'Separatist' Sajjad Lone to contest Assembly polls

Separatist-turned-mainstream politician and chief of Jammu and Kashmir Peoples Conference (PC) Sajjad Gani Lone has decided to contest the forthcoming Assembly elections from north Kashmir’s Handwara constituency.

The PC issued a list of 18 candidates for the Assembly polls scheduled to start from November 25, after the party’s election committee meeting here. Lone will try his luck from the family bastion of Handwara where his party is believed to have a sizeable influence.

Sajjad, who has a degree in economics from Cardiff university in London, burst on to Kashmir’s political scene after his father Abdul Gani Lone was assassinated by unidentified militants on May 21, 2002 during a rally in downtown Srinagar. His elder brother Bilal Lone is executive member of moderate Hurriyat Conference led by Mirwaiz Umar Farooq.

Meanwhile, sources told Deccan Herald that to achieve its “mission 44+” in Jammu and Kashmir Assembly elections, the BJP has been in constant touch with Sajjad Lone.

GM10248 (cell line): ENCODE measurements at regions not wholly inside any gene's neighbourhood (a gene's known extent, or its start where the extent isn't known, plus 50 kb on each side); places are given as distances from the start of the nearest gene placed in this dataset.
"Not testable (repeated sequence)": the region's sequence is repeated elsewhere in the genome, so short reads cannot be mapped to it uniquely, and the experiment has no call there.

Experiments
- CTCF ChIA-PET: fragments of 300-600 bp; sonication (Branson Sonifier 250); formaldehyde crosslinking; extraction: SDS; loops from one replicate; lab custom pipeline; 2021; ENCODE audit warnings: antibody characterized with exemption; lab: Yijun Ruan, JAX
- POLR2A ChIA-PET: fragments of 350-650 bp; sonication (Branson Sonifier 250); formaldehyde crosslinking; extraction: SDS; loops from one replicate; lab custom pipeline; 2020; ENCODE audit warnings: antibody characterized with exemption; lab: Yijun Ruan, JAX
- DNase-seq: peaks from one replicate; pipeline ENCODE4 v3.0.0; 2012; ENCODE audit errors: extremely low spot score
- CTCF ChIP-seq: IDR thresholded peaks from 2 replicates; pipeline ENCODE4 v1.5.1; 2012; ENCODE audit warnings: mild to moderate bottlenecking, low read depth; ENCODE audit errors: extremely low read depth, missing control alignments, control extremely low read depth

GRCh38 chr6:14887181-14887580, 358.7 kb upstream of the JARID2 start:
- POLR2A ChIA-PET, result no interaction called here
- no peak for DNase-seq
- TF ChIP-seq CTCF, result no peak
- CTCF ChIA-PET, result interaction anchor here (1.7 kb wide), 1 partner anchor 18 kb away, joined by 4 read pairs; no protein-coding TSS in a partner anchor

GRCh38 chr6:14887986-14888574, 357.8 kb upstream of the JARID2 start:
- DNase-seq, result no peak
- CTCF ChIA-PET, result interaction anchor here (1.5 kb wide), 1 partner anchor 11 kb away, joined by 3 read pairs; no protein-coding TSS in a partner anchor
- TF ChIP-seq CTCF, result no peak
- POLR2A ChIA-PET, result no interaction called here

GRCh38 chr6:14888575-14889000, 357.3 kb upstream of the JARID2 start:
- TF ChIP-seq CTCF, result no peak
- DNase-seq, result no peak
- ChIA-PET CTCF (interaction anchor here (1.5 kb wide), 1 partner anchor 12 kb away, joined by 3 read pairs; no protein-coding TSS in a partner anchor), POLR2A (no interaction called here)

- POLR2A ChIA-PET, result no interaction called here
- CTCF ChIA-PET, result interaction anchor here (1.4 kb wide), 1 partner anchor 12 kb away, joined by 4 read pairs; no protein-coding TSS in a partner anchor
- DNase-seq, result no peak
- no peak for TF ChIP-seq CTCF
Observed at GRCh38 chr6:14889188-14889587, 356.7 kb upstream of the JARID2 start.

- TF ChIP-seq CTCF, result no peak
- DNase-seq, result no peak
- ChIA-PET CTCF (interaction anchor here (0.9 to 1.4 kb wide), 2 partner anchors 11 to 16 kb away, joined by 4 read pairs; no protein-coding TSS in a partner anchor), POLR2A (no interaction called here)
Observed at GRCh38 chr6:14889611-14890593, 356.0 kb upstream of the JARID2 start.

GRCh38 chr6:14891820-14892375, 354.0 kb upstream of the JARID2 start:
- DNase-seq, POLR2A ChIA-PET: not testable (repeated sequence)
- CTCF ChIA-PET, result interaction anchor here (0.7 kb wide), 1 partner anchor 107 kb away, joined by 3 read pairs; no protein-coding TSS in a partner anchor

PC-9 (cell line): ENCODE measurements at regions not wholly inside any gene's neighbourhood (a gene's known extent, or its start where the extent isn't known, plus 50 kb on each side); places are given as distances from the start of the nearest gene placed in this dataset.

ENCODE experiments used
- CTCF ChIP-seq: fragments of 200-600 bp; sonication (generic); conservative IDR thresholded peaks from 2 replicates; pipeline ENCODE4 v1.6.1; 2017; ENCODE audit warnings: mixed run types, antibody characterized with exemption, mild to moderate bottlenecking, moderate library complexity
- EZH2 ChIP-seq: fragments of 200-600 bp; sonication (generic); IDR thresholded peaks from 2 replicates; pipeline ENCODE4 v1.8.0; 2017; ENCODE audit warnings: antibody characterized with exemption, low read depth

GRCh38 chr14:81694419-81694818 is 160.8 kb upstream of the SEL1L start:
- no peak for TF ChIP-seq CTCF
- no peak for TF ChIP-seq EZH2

“Senior BJP leaders have held several rounds of talks with Sajjad in Srinagar and New Delhi over the recent few months,” they said and added that the saffron party has narrowed down on Sajjad as a Muslim chief ministerial candidate if the alliance wins.

In July this year, BJP national general secretary J P Nadda had held a meeting with Sajjad Gani at the latter's uptown Sanantnagar residence in Srinagar to discuss the possibility of entering into an alliance with his party.

Immediately after the meeting, rumors started percolating that Sajjad could be the BJP's chief ministerial candidate. Sajjad has so far neither denied the reports nor confirmed it.
A separatist, Sajjad has authored 268-page “Achievable Nationhood”, which envisages boundary-less economic union of Jammu & Kashmir with India and Pakistan jointly managing defence and foreign affairs of their respective portions of Kashmir.

He joined mainstream politics in 2009 to contest parliamentary elections. He described his plunge into mainstream politics as “a shift in strategy, not ideology.”

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